Paint products are the No. 2 contributor of volatile organic compounds (VOCs) in the air we breathe, next to the exhaust emissions from vehicles. But with tightening EPA standards, this may not be the case for long. Driven by the federal Clean Air Act revisions of 1996, paint manufacturers were faced with reducing the emissions released by their products. By the mid-1990s, the first eco-friendly paint hit the market.
According to the EPA, VOCs cause eye, nose, and throat irritation; headaches, loss of coordination, and nausea; and damage to the liver, kidney, and central nervous system. The VOCs in paint refer to the harmful emissions that are emitted into the air when it is in the drying process—and in some cases, long after. VOCs can be released from nearly all of the various components of traditional paint.
Though low-VOC paints are a major improvement to their predecessors, there is still the question of overall toxicity. For some very sensitive individuals, a low-VOC rating may not be enough. What they require is nontoxic paint; and if that is the case, there are brands like Mythic and Eco-Pure that are totally nontoxic.
The new generation of green paints all clean up with water. Though the development of low-VOC paint was initially spurred by tightened EPA regulations on VOC-emitting content, competition between manufacturers of eco-friendly paint has been a big factor in the rapid development of these products.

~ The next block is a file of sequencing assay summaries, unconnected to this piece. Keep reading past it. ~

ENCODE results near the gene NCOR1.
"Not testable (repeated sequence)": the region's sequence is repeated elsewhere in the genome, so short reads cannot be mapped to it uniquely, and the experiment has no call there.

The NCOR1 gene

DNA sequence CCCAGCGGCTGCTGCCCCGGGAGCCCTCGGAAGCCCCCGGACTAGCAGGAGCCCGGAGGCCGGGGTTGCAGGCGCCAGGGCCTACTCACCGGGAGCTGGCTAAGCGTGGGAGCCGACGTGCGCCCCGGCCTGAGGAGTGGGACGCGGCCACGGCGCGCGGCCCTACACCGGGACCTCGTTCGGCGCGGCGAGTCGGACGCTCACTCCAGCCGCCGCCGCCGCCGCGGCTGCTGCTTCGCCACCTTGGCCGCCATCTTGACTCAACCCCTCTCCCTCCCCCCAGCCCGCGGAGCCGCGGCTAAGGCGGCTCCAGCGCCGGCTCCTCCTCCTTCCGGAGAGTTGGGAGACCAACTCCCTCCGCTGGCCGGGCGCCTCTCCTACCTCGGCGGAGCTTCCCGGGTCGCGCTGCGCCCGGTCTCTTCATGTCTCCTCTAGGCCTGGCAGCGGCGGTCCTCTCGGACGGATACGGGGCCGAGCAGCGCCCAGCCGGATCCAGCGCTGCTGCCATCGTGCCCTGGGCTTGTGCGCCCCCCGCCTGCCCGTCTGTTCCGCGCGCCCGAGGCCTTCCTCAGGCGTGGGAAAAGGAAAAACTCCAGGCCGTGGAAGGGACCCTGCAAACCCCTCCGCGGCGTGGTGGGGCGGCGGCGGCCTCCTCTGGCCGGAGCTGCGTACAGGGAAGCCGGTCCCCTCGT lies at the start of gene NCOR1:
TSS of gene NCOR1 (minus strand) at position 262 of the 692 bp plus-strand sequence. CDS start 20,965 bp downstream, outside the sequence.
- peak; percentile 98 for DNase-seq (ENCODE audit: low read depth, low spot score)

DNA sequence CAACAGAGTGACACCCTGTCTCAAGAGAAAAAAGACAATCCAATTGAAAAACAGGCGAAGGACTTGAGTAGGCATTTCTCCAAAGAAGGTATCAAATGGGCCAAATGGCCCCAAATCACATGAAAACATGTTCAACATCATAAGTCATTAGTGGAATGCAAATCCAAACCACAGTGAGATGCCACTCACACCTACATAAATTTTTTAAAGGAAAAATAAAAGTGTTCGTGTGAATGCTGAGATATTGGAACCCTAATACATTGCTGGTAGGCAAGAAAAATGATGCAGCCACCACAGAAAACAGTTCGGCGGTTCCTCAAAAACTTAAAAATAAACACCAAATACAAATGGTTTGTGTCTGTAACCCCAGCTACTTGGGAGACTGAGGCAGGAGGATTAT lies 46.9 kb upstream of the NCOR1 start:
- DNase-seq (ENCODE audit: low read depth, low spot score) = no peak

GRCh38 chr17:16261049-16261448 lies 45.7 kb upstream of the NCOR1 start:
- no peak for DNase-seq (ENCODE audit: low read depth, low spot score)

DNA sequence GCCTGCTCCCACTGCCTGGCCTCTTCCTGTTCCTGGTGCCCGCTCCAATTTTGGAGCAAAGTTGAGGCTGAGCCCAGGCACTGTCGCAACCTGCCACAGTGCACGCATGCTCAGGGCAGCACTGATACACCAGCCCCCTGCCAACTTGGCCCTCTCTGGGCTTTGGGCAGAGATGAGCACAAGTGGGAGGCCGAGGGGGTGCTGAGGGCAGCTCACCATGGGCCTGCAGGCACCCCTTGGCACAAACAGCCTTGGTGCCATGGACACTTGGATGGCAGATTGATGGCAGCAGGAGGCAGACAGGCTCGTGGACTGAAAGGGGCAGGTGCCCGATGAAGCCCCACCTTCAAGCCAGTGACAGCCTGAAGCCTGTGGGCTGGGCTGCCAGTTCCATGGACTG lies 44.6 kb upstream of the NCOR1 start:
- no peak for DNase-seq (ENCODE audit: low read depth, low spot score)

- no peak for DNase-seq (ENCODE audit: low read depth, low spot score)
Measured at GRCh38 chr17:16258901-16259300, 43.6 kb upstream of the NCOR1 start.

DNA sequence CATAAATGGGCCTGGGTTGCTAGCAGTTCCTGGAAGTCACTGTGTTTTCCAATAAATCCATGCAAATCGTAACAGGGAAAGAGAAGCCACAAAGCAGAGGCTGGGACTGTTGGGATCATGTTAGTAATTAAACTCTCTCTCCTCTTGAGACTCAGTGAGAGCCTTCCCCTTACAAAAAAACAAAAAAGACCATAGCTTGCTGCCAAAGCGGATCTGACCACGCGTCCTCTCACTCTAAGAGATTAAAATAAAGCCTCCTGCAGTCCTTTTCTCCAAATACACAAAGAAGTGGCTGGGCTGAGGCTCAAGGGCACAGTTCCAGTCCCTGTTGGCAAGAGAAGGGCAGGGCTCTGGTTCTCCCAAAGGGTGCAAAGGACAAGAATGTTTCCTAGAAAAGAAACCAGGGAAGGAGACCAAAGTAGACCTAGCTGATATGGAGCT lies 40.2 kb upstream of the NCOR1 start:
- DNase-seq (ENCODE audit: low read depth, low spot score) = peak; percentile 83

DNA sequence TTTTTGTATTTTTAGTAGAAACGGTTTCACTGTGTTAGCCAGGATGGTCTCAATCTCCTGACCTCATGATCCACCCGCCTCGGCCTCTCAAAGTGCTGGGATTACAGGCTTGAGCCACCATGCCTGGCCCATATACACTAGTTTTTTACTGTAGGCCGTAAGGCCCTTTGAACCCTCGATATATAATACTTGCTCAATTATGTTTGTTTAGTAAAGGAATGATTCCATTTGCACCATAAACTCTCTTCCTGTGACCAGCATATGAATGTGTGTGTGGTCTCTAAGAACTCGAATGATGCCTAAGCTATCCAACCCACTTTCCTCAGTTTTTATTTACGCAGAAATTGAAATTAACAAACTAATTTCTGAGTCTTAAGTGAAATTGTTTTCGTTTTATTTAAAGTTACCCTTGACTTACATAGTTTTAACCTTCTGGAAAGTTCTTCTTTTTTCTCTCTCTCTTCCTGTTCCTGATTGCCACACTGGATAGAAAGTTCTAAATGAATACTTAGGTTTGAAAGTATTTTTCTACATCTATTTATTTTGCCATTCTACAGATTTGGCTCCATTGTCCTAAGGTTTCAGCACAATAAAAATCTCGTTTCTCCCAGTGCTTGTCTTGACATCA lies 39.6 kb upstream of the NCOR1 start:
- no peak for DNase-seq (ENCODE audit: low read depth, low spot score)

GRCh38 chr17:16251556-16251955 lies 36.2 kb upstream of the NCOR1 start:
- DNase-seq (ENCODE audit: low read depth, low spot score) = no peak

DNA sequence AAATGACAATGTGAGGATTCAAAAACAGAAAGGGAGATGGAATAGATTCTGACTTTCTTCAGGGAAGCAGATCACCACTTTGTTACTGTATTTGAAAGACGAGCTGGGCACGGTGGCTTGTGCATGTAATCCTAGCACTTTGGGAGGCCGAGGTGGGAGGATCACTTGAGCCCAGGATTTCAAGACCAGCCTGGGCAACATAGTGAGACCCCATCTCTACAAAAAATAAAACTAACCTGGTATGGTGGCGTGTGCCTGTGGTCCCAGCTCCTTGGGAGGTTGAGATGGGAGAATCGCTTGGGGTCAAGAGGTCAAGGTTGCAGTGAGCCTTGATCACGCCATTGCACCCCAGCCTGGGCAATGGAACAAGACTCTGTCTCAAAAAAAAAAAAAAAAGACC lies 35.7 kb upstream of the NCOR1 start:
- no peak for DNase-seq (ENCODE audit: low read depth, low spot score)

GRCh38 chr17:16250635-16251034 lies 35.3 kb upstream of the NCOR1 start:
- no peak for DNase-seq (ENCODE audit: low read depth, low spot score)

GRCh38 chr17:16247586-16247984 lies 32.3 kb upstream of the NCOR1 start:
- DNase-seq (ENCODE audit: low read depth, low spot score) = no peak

Since the trend of producing eco-friendly paint started in the 1990s, there has been continual and significant developments in the performance, quality, and health effects of eco-friendly paints—with some even outperforming their toxic predecessors.
What are Non-VOC Paints?
Non- or low-VOC paints refer to water-based paints that contain very little harmful emissions. Once these products hit the market and consumers found that they could apply them even while living in the house, the demand for them grew dramatically. Since they were first introduced to the market in the late 1990s, paint companies have been continually improving their formulas—to the point that now some low-VOC paints outperform their traditional predecessors.
When selecting paint for your home, the first considerations are color and sheen. Beyond that, there is durability, ease of application, price, and of course the health consequences of using it in your home, as well as the health of the planet.
What some find surprising is that the traditional latex paints used for house painting continued to emit VOCs and remained toxic for many years after they were applied. Though some low-VOC brands cost as much as $60 per gallon, they cover much better than traditional paint, emit no toxins into the air, and are just as rugged as their toxic counterparts.
Studies have associated traditional paints with a host of health problems, from respiratory problems to cancer—so if you take into account the money saved in medical expenses, as well as the long-term quality of life, eco-friendly paint makes perfect sense.
Selecting a Finish